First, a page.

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Re: [linux-lvm] Drive gone bad, now what?

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On Tue, 28 Oct 2003, Gert van der Knokke wrote:
> John Stoffel wrote:
> >Gert> I didn't expect lvm to restore the missing data, I guessed it
> >Gert> would just let me access the rest of the data.
> >
> >At this point, you have to think, how can my filesystem cope with the
> >loss of a 60gb chunk of data in the middle (start or end even) of the
> >300+ gb of data?  There's all sorts of meta-data and true data which
> >is now gone, and re-building the filesystem into a consistent state is
> >really impossible.
> >
> Hmm, and so I think LVM still needs a warning label :-)

Maybe, in the same way that McDonald's now feels compelled to remind its
customers that hot coffee is hot.  I don't recall anything in the
description of LVM which suggests that it provides redundancy or other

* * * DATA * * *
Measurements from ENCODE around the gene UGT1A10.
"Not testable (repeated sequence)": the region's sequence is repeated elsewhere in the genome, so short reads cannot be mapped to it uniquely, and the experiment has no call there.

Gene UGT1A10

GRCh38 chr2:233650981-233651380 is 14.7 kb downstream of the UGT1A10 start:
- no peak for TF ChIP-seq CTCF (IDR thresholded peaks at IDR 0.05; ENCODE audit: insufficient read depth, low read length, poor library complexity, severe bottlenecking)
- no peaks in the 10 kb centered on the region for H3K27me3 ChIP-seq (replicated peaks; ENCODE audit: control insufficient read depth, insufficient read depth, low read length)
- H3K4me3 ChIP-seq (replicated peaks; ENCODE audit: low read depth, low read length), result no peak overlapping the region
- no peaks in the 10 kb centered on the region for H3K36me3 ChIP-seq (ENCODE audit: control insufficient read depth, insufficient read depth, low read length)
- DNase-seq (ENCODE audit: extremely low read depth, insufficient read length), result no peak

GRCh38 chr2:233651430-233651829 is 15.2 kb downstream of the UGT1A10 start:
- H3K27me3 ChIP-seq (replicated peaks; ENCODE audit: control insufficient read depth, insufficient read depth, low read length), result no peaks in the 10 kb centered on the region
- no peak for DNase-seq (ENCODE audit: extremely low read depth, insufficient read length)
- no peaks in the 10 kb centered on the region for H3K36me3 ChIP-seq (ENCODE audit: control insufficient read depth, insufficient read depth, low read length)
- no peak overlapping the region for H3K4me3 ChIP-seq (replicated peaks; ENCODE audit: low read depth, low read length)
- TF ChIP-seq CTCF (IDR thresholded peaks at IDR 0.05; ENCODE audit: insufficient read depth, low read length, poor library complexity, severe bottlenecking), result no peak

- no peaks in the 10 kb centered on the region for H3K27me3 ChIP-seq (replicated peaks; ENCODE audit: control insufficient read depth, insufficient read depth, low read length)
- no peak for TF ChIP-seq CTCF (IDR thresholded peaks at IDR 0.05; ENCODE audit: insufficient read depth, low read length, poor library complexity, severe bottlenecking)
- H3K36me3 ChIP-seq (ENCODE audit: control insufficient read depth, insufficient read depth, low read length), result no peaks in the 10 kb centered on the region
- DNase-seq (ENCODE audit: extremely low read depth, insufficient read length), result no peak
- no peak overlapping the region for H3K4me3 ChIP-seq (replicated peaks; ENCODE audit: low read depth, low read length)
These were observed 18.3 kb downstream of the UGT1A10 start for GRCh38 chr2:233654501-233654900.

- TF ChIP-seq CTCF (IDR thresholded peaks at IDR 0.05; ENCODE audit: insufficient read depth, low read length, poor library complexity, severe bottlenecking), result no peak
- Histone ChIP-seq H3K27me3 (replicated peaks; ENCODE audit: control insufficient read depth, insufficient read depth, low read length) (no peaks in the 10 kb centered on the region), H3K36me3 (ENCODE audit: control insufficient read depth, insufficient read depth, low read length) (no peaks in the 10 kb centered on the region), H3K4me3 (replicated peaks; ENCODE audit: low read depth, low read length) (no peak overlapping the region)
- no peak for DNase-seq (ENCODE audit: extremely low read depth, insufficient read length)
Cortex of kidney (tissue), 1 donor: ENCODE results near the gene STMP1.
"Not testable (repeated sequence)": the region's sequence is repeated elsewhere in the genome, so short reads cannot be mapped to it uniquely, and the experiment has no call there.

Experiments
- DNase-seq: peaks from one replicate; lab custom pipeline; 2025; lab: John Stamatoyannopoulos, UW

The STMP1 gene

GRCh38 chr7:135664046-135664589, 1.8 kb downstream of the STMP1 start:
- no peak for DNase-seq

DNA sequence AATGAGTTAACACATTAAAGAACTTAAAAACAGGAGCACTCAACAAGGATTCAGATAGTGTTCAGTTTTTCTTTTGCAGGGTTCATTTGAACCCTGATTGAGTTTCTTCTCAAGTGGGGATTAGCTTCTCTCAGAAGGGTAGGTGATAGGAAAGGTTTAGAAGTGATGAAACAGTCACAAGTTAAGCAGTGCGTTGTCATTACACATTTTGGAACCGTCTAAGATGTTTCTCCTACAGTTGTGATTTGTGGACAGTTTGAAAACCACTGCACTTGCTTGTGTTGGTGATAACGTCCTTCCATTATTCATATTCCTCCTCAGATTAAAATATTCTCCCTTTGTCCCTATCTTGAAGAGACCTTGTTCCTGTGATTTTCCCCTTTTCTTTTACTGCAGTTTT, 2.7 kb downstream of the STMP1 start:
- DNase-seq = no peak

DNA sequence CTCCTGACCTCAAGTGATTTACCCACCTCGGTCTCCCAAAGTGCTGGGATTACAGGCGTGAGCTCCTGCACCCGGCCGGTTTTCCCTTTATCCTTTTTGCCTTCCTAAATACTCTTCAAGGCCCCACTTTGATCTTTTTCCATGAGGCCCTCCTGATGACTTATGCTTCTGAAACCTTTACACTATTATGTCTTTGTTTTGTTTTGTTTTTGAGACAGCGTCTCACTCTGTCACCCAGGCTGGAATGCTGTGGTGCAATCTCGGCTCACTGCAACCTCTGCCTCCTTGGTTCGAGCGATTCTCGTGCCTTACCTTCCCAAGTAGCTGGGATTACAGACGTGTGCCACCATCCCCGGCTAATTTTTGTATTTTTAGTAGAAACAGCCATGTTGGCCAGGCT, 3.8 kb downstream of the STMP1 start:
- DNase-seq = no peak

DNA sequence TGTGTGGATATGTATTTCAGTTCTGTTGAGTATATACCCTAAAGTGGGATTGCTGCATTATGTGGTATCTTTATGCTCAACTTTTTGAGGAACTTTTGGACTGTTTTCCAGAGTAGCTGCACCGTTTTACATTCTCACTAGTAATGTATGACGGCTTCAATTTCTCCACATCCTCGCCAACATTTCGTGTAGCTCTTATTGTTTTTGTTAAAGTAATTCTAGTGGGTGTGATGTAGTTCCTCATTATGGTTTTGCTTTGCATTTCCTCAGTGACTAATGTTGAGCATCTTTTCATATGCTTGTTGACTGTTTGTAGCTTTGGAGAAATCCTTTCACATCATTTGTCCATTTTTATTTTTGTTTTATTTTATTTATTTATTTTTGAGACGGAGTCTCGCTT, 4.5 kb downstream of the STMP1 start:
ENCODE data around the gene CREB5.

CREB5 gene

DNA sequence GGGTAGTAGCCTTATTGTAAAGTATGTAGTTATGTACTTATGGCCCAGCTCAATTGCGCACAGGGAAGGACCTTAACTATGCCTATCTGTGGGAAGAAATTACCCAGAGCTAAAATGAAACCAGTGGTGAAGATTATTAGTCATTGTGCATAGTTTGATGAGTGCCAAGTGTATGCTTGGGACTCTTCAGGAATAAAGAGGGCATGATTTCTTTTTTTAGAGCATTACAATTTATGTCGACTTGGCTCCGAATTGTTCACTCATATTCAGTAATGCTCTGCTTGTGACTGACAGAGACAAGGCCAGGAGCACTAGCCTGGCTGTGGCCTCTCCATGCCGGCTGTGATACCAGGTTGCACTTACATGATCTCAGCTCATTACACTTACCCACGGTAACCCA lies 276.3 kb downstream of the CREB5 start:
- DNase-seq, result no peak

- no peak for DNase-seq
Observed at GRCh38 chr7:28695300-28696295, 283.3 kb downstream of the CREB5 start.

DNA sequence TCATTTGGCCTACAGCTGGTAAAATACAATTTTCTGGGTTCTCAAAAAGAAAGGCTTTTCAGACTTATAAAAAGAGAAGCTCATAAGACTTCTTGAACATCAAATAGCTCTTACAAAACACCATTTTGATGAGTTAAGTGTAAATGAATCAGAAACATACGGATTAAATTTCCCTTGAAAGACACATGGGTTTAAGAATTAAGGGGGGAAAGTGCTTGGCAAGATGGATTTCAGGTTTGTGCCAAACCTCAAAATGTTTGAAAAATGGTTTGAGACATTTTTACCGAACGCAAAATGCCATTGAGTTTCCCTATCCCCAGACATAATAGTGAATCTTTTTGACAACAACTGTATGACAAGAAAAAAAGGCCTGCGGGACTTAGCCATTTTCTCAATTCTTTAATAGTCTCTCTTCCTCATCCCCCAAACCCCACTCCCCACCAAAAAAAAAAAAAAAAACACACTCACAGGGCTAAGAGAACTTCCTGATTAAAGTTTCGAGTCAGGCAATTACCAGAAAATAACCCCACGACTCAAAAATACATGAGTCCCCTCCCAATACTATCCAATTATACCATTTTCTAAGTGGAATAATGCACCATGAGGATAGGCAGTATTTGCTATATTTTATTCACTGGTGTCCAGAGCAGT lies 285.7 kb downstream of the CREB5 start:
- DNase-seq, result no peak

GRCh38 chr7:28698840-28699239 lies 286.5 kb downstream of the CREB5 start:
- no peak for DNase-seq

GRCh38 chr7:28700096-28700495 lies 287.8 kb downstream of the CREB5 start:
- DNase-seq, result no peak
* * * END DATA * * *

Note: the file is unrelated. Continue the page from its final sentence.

data-protection mechanisms.  RAID, regular backups, and retention of
distribution media are still required if you value your data.

> I wonder why LVM doesn't work the other way around:
> Create filesystems on several disks and then concatenate these to the
> outside as one large filesystem. This way if one drive goes bad you can
> always individually mount the drives and use the data.

man mount

> >If you are looking for a large/cheap/reliable bunch of storage,
> >instead of mirroring, you might want to think about RAID5 instead.
> >
> No, what we're looking for is an 'expandable as needed' filesystem and
> this is what LVM pretends to be.

That's what it *is*.  You can slice and dice your physical storage and
recombine as needed.  Do that to redundant physical storage and you have a
highly reliable expandable storage stack.  Do it to a simple concatenation
of cheap disks and you have a cheap failure-prone expandable storage
stack.  Expandability and reliability are orthogonal, and you use separate
tools to provide them.

- -- 
Mark H. Wood, Lead System Programmer   mwood IUPUI Edu
MS Windows *is* user-friendly, but only for certain values of "user".
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